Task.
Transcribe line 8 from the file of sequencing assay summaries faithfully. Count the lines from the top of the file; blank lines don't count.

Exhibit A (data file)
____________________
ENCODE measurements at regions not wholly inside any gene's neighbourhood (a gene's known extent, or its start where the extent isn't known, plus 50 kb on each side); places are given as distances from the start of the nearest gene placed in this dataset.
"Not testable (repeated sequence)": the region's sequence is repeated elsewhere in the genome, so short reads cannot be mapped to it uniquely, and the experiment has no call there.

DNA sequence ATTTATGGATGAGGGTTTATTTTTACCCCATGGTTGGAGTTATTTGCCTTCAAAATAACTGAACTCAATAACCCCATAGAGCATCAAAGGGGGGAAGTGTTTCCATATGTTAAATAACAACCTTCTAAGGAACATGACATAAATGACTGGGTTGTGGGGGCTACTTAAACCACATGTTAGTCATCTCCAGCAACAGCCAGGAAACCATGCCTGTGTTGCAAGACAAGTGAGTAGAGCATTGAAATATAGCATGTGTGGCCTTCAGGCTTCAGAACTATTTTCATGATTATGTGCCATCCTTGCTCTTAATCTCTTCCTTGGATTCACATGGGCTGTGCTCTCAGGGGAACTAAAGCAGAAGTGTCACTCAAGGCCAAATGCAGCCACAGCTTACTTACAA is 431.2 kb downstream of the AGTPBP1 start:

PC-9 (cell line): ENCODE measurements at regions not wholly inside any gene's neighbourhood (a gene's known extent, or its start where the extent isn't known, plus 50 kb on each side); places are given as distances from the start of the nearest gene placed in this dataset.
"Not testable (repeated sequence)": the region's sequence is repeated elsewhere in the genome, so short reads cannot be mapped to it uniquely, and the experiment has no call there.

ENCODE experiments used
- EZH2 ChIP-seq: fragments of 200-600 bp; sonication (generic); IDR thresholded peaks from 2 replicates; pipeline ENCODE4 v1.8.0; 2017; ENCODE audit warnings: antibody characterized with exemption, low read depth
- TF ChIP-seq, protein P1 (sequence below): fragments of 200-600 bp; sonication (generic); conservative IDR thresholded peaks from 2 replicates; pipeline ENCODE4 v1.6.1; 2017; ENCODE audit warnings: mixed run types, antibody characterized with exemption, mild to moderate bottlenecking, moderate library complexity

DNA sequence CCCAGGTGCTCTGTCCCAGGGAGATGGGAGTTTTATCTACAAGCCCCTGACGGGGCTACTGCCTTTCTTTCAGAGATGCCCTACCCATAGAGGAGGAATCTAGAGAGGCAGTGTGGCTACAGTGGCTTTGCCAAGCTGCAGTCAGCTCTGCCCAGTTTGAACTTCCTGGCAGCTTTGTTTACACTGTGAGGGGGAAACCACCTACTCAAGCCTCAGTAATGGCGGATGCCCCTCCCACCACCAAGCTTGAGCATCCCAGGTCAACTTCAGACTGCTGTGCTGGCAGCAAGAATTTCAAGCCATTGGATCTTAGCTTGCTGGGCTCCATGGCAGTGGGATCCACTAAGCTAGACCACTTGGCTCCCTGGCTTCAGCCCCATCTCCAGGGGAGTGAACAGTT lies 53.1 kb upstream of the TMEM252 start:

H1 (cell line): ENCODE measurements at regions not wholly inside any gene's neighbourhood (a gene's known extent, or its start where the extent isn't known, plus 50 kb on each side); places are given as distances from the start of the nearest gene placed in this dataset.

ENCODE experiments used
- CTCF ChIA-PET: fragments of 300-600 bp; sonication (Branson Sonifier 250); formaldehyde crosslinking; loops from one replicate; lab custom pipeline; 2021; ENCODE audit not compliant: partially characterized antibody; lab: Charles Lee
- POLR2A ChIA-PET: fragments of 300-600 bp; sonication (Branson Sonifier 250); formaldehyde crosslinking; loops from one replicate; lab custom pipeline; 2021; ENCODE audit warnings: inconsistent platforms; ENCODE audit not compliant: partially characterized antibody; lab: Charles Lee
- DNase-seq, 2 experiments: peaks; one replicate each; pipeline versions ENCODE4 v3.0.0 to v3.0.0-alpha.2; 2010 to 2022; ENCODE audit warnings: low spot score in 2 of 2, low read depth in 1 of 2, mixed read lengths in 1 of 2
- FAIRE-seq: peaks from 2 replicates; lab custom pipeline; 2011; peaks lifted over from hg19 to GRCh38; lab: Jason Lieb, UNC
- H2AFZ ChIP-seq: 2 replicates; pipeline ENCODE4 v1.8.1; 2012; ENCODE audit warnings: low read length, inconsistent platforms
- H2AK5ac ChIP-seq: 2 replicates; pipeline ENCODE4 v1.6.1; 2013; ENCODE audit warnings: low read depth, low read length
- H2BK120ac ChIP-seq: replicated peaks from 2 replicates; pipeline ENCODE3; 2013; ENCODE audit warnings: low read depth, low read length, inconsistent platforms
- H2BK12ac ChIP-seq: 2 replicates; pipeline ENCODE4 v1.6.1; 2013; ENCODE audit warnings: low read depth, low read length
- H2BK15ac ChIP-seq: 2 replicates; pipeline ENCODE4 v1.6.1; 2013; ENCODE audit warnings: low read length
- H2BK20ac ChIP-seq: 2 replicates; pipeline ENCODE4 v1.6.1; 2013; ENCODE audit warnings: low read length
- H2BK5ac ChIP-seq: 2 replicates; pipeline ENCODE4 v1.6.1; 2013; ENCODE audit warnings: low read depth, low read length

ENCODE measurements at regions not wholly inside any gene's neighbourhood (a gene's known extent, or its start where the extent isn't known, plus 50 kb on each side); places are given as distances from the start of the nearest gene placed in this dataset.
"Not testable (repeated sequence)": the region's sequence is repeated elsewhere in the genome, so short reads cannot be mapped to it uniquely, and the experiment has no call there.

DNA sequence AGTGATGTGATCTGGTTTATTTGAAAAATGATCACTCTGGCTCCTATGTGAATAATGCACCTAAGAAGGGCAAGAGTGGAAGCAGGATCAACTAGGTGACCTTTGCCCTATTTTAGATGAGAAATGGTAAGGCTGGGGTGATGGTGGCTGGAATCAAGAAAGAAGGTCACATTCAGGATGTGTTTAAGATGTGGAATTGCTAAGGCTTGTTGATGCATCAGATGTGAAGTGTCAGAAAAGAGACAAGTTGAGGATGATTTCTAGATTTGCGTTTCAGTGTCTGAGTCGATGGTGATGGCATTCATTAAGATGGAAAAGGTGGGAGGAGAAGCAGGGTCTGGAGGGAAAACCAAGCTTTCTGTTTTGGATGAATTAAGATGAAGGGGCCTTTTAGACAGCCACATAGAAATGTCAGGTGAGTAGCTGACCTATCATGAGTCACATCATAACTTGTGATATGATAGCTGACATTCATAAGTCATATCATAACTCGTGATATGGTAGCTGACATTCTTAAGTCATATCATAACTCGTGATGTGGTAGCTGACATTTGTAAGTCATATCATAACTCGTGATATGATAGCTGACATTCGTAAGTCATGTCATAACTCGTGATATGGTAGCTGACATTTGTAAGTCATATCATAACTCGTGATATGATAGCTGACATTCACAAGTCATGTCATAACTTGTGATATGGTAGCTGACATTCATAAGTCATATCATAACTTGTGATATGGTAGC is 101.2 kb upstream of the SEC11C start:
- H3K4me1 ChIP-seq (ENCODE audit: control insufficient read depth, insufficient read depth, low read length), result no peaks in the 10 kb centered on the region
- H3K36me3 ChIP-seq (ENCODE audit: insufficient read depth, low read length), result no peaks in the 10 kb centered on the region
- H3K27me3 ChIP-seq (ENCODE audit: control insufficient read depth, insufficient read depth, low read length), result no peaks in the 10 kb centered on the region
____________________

- TF ChIP-seq, protein P1 (sequence below): fragments of 200-600 bp; sonication (generic); conservative IDR thresholded peaks from 2 replicates; pipeline ENCODE4 v1.6.1; 2017; ENCODE audit warnings: mixed run types, antibody characterized with exemption, mild to moderate bottlenecking, moderate library complexity